Our Discovery Tours small group spends two nights on the bucolic shores of Lake Maggiore, using the lakeside belle époque town of Stresa as our base. This magnificent setting is more than just a pretty face: Maggiore is a geological wonder, and Stresa hides a rich and surprising history. Here’s what makes them so distinctive:

  • Italy’s second largest lake, Maggiore is long and thin as lakes go, yet winds its way through hills and mountains for some 40 miles. It straddles Italy’s Piedmont and Lombardy regions and reaches north into Switzerland.
  • Though the lake’s surface shimmers at 633 feet above sea level, most of its bed lies below sea level – up to 587 feet below, making its deepest point more than 1,200 feet.
  • Eleven islands dot Maggiore’s splendid landscape, seeming to float like jewels on azure waters.
  • The fabled lake played a crucial role in Ernest Hemingway’s A Farewell to Arms. Part of the novel was set in the Grand Hotel des Iles Borromees in Stresa. Later, the hero and his lover crossed the Swiss border by rowboat to escape the Italian military.
  • Other celebrity visitors to Stresa over the years include George Bernard Shaw, Nelson Rockefeller, Clark Gable, Charlie Chaplin, Princess Margaret, and Gina Lollobrigida.
  • Palazzo Borromeo on Isola Bella boasts ten tiers of terraced gardens, home to resident peacocks. The baroque palace is the lake’s finest structure, a critique shared by Emperor Napoleon, who stayed here with his wife in 1797.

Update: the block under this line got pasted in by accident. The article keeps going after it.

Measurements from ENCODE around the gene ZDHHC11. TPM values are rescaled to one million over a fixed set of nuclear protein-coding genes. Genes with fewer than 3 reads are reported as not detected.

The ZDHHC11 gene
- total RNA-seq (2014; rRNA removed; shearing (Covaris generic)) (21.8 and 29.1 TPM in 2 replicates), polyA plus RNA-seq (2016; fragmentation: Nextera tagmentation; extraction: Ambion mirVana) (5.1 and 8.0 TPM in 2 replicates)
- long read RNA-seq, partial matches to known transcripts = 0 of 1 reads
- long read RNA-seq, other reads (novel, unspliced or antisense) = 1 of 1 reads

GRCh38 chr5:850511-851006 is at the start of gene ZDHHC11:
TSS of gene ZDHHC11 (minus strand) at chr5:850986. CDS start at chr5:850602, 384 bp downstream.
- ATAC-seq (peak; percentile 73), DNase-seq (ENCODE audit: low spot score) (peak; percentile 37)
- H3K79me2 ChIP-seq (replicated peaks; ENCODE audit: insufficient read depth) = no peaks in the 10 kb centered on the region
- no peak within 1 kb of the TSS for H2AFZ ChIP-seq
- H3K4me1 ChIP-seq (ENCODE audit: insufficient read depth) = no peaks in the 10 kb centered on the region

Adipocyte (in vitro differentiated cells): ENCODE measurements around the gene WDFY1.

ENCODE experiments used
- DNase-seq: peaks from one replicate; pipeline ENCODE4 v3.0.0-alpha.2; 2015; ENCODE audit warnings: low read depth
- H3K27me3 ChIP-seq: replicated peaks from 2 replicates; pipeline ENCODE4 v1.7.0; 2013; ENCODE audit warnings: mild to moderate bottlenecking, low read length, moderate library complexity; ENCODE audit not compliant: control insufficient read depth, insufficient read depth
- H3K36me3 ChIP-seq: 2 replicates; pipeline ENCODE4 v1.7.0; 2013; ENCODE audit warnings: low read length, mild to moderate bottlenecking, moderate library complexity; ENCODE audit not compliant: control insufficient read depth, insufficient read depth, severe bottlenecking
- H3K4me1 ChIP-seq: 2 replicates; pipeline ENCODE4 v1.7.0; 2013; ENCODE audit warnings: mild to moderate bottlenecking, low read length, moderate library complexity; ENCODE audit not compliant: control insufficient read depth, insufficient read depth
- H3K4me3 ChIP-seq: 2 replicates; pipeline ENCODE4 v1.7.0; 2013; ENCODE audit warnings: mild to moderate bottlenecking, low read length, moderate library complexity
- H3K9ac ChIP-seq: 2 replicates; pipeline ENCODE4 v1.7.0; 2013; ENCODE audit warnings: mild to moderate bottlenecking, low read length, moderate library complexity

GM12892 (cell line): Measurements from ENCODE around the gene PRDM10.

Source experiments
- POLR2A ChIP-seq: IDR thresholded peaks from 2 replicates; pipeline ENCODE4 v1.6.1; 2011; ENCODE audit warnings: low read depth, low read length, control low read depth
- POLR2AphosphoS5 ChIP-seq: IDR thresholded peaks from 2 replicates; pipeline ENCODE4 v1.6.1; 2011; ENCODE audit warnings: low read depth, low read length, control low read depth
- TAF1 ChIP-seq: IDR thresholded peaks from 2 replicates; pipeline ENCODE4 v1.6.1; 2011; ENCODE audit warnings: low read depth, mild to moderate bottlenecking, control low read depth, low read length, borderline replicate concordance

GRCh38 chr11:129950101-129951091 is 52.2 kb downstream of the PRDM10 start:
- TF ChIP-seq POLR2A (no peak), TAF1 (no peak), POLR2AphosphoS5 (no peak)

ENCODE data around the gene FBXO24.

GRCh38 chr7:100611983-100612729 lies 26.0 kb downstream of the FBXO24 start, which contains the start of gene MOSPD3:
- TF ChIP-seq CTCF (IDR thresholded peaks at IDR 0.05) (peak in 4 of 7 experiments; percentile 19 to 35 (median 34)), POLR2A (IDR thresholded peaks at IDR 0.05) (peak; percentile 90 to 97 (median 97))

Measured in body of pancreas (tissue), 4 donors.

• Celebrated conductor Arturo Toscanini—musical director of La Scala in Milan, the Metropolitan Opera in New York, and other famed venues—was well known in Stresa; the tiny Isola San Giovanni was once his residence.
  • Methane gas was first identified and isolated in Lake Maggiore’s marshes by Italian physicist Alessandro Volta. The year was 1776 and Volta was presumably inspired by a paper about “flammable air” written by Benjamin Franklin. Volta went on to show that his gas could be ignited with a spark.
  • In 1936, a Swiss architect intentionally sunk his 1925 Bugatti Roadster in an attempt to hide proof of the vehicle from tax collectors. The tax evader attached the car to a chain, planning to retrieve it after authorities ended their investigation. But the chain corroded and the car was lost, only to be retrieved by divers in 2009. It fetched 260,500 euros at a classic car exhibition in Paris.
  • Stresa was long a retreat for European aristocracy, as its many villas prove. The opening of Switzerland’s Simplon Pass to trains in 1906 greatly increased the city’s popularity.
  • The pink granite in the surrounding hills has been quarried for use in buildings around the world, from Paris to Bangkok.

Witness Lake Maggiore and Stresa firsthand with with Gate 1 Travel today!

Posted by Gate 1 Travel

More of the World for Less